[After the decisions of the Supreme Court holding the National Industrial Recovery Act and other New Deal measures unconstitutional, almost every important office of the administration was flooded with suggestions as to methods of avoiding the stultifying effects of judicial review. Most of these suggestions were referred to the Department of Justice, where hundreds of them were collected. Those which seemed at all feasible were studied with care, finally reduced to a list of five, and exhaustively discussed in an elaborate, composite memorandum dated December 10, 1936. These five suggestions were: (1) that Congress declare that its own determination of fact, such for instance as what constitutes interstate commerce, should be conclusive in the courts; (2) that Congress, through its power over procedure, declare the number of judges necessary to invalidate an act of Congress, fixing the number so as to prevent the defeat of a legislative program by a bare majority of the court; (3) that Congress withdraw from the courts the jurisdiction to pass upon the constitutionality of federal legislation; (4) that the number of Supreme Court justices be increased outright so as to insure liberal decisions; and (5) that prompt retirement of judges be made attractive through the reduction of annual retirement compensation by progressively greater amounts for each year that a judge remained on the bench after the age of seventy. In the light of the analysis made, none of these proposals seemed acceptable.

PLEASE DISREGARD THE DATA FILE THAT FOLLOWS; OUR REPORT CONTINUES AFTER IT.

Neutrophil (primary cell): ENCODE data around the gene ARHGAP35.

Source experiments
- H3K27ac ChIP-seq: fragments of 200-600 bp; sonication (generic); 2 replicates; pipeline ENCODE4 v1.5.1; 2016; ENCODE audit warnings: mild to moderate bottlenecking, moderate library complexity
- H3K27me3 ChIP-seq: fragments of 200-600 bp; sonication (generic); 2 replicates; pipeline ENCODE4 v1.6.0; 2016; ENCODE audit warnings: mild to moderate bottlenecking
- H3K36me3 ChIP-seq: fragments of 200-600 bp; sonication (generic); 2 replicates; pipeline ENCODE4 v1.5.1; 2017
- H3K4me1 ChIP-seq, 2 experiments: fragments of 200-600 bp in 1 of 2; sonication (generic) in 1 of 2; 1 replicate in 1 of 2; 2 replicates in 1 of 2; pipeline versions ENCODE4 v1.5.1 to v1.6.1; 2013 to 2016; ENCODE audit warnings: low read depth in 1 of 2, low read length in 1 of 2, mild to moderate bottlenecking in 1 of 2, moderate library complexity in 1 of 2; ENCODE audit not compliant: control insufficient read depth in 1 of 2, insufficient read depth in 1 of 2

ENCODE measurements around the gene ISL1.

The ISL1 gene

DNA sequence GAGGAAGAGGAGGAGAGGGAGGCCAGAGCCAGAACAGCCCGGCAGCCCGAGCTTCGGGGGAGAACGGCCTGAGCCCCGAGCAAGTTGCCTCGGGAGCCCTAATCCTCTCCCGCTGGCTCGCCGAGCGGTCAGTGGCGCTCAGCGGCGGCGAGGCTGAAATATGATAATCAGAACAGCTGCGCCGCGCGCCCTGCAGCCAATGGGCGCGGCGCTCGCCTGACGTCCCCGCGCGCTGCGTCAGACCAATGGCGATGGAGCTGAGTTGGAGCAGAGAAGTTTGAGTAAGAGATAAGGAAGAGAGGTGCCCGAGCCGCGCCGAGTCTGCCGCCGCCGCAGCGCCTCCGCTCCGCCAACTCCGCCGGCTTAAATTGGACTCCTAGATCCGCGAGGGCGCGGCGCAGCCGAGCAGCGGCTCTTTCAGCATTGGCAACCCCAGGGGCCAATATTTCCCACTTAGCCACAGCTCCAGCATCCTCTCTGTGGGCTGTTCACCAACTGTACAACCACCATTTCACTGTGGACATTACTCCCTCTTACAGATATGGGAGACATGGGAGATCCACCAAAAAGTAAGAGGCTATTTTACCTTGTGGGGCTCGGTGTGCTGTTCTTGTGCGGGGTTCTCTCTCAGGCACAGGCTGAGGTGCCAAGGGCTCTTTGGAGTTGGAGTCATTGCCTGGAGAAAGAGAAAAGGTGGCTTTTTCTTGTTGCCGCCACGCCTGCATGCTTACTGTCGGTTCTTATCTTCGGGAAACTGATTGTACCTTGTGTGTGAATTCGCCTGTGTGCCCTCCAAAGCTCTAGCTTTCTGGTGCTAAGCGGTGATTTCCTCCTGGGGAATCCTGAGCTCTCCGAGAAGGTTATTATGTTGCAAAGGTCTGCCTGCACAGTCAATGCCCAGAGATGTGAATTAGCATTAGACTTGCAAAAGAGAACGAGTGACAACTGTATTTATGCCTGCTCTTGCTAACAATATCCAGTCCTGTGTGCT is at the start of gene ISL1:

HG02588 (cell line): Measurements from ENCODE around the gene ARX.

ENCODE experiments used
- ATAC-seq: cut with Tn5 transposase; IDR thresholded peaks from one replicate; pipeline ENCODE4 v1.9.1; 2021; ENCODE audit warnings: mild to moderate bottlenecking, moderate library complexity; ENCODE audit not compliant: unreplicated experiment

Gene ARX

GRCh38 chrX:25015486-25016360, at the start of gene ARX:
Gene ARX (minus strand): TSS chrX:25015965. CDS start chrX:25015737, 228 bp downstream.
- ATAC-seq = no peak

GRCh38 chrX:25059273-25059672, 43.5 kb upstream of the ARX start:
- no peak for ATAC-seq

The fact remained, however, that the presidential election of 1936 had retained the administration in power by an overwhelming majority, and that the vote presumably indicated widespread approval of the administration program and the desire that it should be carried forward. Yet a major segment of it had been declared void by the Supreme Court. The spending program remained, including relief and loans to private borrowers and to the states; but even here a shadow had been cast by the Agricultural Adjustment Act decision. Unless its policies could be made effective, the administration faced the prospect of discredit, even at the hands of its friends.
Under these circumstances, in a special message to the Congress on February 5, 1937, the President proposed a reorganization of the judicial branch of the government. The President's papers on this subject will appear in the volume of his "Public Papers and Addresses" for 1937(see The Public Papers and Addresses of Franklin D. Roosevelt, 1935, pp. 13-14). The essence of his judiciary proposal was the appointment of an